Whichever island you ultimately choose, there will be plenty of opportunities to make memories as a family. Build sandcastles, splash about in the gorgeous blue waters, and even learn about local cultures and traditions together.
Conclusion: Tahiti is a great cost-friendlier destination with a wider range of accommodations on the island but that's not to say that the resorts of Bora Bora aren't family friendly.
Things to do: Tahiti vs Bora Bora
There’s plenty to see and do in Tahiti. The island has both black and white sand beaches and is surrounded by crystal clear waters. Known as the place where surfing was invented, it’s no surprise that water sports here are excellent.
From swimming to stand-up paddleboarding, there’s no shortage of opportunities to dive in and enjoy the water, but it doesn’t stop there. There’s plenty to do on land as well. Go hiking on Aorai Mountain, the island’s second tallest peak, visit the Three Waterfalls, or enjoy a gentle walk through the Botanical Gardens.
Activities on Bora Bora include water activities ranging from scuba diving, snorkeling, sailing, and whale watching. Hiking Mt Pahia is ideal for those adventurous, energetic visitors.
The real selling point of a lot of resorts in Bora Bora is that you can dive into the sparkling waters from your bungalow perched over the water. Sure, it comes at a premium, but that kind of experience is truly memorable.
Conclusion: You'd be surprise to hear this but the island of Tahiti actually has more of a variety of outdoor adventures and activities. Bora Bora is mainly about the resort life so you'll be mostly hanging around the property and possibly doing a few excursions like scuba diving.
Best time to visit: Tahiti vs Bora Bora
Tahiti and Bora Bora are within close proximity of each other, which means their climate is fairly similar. Because their location is relatively equatorial, the weather is warm year-round, with the winter months offering the best weather for a beach break.
The summer, between December and March, is wet and humid and hot, while the winter months between May and October are warm and sunny and mild. Winter is therefore high season when prices and crowd numbers are at their peak.
Ideally, a visit during April and November is highly recommended as this is what is considered ‘shoulder season’ when you can enjoy the (mostly) dry weather of the high season with the lower costs and fewer crowds of the low season.
Conclusion: There's no real difference in climate between Bora Bora and Tahiti. Overall, April to November is best but we went in February and we had great weather.
Which Is Better: Tahiti Or Bora Bora
When comparing Tahiti and Bora Bora, choosing the best place to visit will depend on you and the experience you wish to have.
For a more urban, vibrant experience, Tahiti is your best bet. With its great shopping, restaurants, and nightlife, as well as incredible outdoor activities, Tahiti offers a varied experience. In our opinion, this is an island that really shows you more of an authentic side to French Polynesia where you'll get to see and meet locals.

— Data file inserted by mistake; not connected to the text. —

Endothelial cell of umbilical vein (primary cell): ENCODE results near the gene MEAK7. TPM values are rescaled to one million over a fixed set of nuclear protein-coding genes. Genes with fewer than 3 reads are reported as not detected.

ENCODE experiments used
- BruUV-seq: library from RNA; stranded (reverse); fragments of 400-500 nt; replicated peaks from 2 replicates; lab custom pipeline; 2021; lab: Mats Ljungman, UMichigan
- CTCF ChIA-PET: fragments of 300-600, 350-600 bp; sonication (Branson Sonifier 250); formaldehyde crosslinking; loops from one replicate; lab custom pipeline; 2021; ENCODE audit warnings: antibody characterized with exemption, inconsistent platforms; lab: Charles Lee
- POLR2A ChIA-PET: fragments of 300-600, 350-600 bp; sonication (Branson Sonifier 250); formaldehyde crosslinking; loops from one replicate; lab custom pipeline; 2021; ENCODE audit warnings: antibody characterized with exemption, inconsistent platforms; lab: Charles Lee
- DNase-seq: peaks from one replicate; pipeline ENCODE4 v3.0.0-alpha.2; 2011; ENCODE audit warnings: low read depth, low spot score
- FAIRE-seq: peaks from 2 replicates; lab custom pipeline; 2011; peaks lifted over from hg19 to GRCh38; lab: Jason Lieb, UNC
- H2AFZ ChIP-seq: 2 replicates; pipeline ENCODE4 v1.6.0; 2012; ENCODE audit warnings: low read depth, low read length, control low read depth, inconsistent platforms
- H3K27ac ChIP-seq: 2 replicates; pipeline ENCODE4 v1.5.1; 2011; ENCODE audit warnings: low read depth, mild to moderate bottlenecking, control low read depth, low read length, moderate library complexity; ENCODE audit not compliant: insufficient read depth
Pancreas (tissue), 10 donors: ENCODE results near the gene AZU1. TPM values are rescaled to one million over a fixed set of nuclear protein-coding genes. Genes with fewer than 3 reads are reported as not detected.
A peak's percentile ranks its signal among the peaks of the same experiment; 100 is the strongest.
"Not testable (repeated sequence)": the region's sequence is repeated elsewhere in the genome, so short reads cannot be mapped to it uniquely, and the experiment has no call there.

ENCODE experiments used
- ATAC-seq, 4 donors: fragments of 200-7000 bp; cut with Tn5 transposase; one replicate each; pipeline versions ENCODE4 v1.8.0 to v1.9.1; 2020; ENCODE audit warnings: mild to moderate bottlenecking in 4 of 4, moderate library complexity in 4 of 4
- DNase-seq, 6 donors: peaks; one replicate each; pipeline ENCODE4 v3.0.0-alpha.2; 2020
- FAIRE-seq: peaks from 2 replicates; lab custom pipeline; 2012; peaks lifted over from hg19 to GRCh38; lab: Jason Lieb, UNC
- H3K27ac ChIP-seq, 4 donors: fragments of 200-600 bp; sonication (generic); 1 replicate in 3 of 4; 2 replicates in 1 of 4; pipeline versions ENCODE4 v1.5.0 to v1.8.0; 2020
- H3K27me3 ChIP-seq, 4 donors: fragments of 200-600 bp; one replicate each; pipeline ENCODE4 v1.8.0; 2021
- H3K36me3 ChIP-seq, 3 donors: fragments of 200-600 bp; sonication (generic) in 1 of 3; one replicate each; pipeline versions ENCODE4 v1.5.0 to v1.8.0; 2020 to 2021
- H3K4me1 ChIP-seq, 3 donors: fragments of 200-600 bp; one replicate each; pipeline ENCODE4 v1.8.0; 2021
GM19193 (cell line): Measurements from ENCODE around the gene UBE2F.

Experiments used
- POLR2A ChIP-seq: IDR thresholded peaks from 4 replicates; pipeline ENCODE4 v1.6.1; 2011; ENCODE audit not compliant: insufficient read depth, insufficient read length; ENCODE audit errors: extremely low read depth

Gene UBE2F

For an exclusive, secluded, and private island retreat, Bora Bora offers sumptuous accommodation and a truly indulgent escape. There are still plenty of outdoor activities to enjoy and exceptional beaches.
Ultimately Bora Bora is about the turquoise lagoon, luxurious overwater bungalows, and getting away from it all.
Which one should you choose? We say, why choose at all?
You’ll be passing through Tahiti to get to Bora Bora, so it’s easy to combine a stay on both islands. This allows you to enjoy the privacy and peaceful island experience of Bora Bora and the lively, festive vibe of Tahiti.
Our recommendation is to stay in Tahiti once you land in Papeete. Use the first few days to explore the island and take a local Tahiti island tour to get oriented and be able to see a slice of authentic island life. This is exactly what what we did in our 2 weeks in French Polynesia.
Both islands offer a variety of family friend hotel options. InterContinental Resort Tahiti offers 2 gorgeous pools your whole family will love as well as on site babysitting if you want a kid free evening at one of their 3 highly rated restaurants! If Bora Bora is your destination, check out Le Bora Bora by Pearl Resorts. Their bungalows with private pools, mini golf, children's games all steps from an exquisite white sand beach is tough to pass up!
Between the two, Bora Bora has better diving. Tahiti is known for big fish and hard coral. Dive sites are mostly shallow plateaus with drop offs into the ocean. In Bora Bora, you'll be diving mostly in the lagoon. While Bora Bora is mostly for beginners, there are great chances to see rays, reef shark, and large schools of fish.
Tahiti can be done in the bookends of your trip (either start or end) and we recommend 2-3 days. Most likely you'll be staying at a resort in Bora Bora and at a minimum we'd recommend 5-7 days.
The official language is French and Tahitian is spoken by indigenous islanders.